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professional man he must pay the price. Be the technical requirement of time what it may—five years, say, or six—if the original capacity of the individual is to be brought out, if his personality is to be developed before, and also hand in hand with, his adaptation as a special instrument, some farther enlargement of time and opportunity has to be given and paid for. Narrow circumstances may deny it to him, they deny us many excellent things; but in this case the average man will never fully find himself, he will be designed as a receptacle and a retailer, and on the lines not of a progressive but of a stationary practitioner. "We cannot know fully what is enough until we know what is more than enough."

Concert of Methods.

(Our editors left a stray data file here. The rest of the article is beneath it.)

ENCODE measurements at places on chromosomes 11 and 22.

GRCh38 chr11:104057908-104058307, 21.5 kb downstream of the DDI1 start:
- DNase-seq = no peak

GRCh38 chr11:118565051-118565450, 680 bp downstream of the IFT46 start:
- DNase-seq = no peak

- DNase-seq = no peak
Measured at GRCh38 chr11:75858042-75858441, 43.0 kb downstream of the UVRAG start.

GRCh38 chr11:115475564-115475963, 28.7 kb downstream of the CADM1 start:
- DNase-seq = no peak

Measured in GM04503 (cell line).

Happily, however, with some mutual adjustments, the creative and the instrumental methods may be combined, and the double price in time and money reduced. The function of a university is to be the maker of the man as a whole; it cannot properly be made responsible for his technical efficiency as a practising lawyer, a practising parson, a practising physician, as a soldier or an engineer in the field. Nevertheless, the principles of theology, law, medicine, military history, mechanism, and the like are properly taught in universities; and herein it is that university ideas and the hard-pressed student and his guardian may approach each other. For, to develop the individual faculties, and to create the man, almost any subjects can be used, if used thus as universals; not as particular equipments, not as furniture, but as disinterested means of unfolding the secret powers of the mind. Yet it is at this very crux that Professor Starling would desert us. If I read him aright, he would, while in the university, retrench these convenient studies from educational to instrumental purposes; thus neutralising the very principles on which an accommodation between liberal and technical ideals is practicable. For instance of anatomy, the university, on his suggestion, is no longer to teach anatomy as a means of culture—a disinterested anatomy to awaken and develop the general faculty of exact observation, and to imbue the mind with broad morphological and genetic principles; instead of this disinterested study, sections useful